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Bouncing back from a layoff: More advice for job seekers

October 30, 2009


I talked (online and offline) earlier this week with professionals in Birmingham worried about their jobs. I discussed some strategies before in “Five ways to jump-start your job search with social networking.”

But as a veteran of two layoffs, I have more sage advice:

1. If finances allow, take a month off to recover. We tend to do this anyway nesting, resting, hiding or going to a zillion coffees and lunches. Losing a job can put you through the emotional wringer.

2. Apply for unemployment benefits. I’ve heard some people talk about guilt or shame. Nonsense: We pay into the system. It’s not a handout, it’s an insurance plan for this situation. If $5,000 to $10,000 is just sitting on a table, do you leave it there? That money could tide you and your family over till paying work comes along. It could even finance your next venture.

3. If the company offers free career counseling through a vendor, take advantage of it. Working with a professional counselor can help you with the basics (interviewing, resumes) and the big picture (career options, entrepreneurial ventures, networking). You’ll get a lot of good and bad advice, but why not take free good advice from an expert?

4. Network with others, within and outside of your company, industry or field. Don’t limit yourself to people within your industry — you need to be out there. With business cards.

5. Take comfort in the knowledge that smart, talented people will always find rewarding work. This I truly believe.

What would you tell someone who’s facing a layoff and job hunt? Tell us in the comments.

Photo by timmenzies / CC BY-SA 2.0

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4 Comments leave one →
  1. October 30, 2009 12:37 pm

    Having just lost my job and fresh from the news (received yesterday afternoon) I agree with all you suggest here and would share it plus one other piece of advice (er, I’ll have to let you know how well this works since today is my first day applying it :-). Get up each day and follow a similar routine as a work day would dictate. Get up, get dressed and get busy. If finances allow, take that breather doing things you enjoy but after a reasonable rest make seeking a new career your full time work. If you’re starting a business this can work wonders since the discipline of staying busy and focused is crucial to success. Why not give yourself the same effort you give an employer? A coworker of mine released earlier this year took this path and was only unemployed a total of 3 weeks!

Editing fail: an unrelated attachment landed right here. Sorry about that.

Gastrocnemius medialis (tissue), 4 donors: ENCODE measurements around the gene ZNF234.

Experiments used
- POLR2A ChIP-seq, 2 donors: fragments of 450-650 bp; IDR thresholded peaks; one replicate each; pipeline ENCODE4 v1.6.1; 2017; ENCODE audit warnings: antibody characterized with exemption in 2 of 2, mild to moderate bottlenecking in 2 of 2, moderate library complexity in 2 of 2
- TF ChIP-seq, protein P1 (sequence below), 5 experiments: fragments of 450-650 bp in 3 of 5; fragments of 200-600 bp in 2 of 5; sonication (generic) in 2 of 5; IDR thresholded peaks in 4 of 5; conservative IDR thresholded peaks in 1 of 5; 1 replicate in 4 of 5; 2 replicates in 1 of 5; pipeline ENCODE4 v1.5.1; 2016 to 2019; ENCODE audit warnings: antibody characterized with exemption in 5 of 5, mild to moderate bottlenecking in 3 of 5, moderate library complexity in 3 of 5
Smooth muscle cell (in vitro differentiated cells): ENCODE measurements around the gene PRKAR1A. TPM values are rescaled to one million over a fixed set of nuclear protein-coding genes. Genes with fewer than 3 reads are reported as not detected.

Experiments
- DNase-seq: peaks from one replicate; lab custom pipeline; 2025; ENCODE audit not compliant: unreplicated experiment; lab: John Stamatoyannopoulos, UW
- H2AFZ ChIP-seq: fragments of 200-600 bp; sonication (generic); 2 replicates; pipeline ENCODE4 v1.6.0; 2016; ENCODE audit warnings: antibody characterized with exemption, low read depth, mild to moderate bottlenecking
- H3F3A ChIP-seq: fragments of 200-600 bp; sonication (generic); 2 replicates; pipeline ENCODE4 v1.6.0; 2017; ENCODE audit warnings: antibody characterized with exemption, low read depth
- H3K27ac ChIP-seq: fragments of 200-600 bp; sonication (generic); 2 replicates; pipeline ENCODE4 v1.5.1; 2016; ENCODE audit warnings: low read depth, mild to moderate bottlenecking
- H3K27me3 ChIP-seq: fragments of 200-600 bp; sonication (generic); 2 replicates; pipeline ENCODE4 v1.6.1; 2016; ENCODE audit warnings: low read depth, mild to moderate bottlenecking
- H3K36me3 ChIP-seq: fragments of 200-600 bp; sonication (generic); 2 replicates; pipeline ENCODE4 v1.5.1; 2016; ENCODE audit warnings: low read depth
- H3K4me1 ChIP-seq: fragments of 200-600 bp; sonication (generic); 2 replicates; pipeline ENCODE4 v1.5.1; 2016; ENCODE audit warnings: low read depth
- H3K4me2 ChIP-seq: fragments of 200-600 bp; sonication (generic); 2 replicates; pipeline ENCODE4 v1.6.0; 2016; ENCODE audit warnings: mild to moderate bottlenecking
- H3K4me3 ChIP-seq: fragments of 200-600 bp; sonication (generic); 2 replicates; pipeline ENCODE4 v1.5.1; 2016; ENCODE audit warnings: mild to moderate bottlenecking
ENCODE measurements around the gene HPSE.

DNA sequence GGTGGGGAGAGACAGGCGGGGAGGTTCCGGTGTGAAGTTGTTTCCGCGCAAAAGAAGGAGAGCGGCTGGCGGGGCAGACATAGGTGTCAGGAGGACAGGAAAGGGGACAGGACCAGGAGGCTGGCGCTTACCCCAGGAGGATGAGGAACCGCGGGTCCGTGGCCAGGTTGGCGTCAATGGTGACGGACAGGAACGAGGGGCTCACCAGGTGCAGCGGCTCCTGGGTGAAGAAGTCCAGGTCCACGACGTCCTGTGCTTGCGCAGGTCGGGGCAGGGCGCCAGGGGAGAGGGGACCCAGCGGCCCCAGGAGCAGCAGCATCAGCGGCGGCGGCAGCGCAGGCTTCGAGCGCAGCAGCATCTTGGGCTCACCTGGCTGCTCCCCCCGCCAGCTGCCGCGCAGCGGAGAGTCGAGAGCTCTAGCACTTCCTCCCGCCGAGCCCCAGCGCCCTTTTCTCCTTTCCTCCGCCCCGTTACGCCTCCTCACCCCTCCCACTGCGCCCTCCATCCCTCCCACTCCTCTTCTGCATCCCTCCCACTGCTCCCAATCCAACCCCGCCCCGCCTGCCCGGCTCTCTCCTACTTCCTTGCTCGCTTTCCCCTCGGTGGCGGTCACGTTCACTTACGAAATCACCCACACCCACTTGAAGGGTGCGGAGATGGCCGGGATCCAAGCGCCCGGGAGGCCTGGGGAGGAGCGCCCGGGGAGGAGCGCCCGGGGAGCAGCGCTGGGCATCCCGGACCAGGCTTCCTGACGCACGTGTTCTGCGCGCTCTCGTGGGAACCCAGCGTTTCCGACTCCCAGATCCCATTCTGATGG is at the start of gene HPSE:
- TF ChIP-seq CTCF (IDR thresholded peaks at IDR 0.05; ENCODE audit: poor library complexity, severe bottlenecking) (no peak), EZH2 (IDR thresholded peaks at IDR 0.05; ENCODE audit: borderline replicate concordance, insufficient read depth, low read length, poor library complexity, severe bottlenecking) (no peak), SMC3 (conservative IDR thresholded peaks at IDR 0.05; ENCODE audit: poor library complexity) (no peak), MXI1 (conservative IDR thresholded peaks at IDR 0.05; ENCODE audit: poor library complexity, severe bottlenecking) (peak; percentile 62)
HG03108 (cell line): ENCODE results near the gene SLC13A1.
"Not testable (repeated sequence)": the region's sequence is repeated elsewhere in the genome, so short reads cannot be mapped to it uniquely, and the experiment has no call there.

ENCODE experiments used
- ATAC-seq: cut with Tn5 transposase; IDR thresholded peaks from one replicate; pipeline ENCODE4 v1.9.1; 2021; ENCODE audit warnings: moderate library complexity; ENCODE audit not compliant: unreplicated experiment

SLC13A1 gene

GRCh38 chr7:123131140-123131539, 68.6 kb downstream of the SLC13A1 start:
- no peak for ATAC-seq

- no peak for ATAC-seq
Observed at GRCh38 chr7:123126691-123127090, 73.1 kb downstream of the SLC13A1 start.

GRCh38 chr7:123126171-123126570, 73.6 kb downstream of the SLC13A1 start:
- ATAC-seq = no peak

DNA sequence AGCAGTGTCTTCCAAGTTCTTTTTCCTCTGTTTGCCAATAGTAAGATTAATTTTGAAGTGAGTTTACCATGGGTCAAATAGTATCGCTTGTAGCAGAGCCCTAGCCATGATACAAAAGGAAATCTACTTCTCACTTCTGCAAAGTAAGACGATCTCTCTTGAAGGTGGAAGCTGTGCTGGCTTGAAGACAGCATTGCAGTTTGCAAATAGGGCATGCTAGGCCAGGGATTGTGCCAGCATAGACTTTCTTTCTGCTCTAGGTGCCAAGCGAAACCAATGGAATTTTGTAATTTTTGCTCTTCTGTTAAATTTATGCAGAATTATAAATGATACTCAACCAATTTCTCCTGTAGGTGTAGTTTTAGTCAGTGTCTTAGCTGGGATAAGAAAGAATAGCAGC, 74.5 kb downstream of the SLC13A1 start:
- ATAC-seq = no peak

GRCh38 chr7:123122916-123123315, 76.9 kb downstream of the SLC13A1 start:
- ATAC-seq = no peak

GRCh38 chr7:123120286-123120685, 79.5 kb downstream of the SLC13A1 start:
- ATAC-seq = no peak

• October 30, 2009 4:21 pm

      That’s a great tip. Regular routine can lead to normalcy, a sense of calm and a lot accomplished each day.

  2. Susan Anderson permalink
    November 1, 2009 5:16 pm

    My advice is somewhat related to Lisa’s, though with a twist. After my layoff late last year, I continued my routine of getting up at 4:45 a.m. to work out. The exercise calmed my nerves, kept me sane, and allowed me to see my workout friends (who helped me in their own ways). And I was up and showered and ready to face the day by 7. There’s something about being clean and clothed (even if it’s sweatpants) when you sit down to face the job hunt. I must say, it took me a heck of a lot longer than 3 weeks to find my job despite sticking to my routine, so it’s no guarantee of anything except a regular release of endorphins.

    • November 1, 2009 9:04 pm

      That’s great advice, Susan. Those who are laid off still need to take care of themselves.

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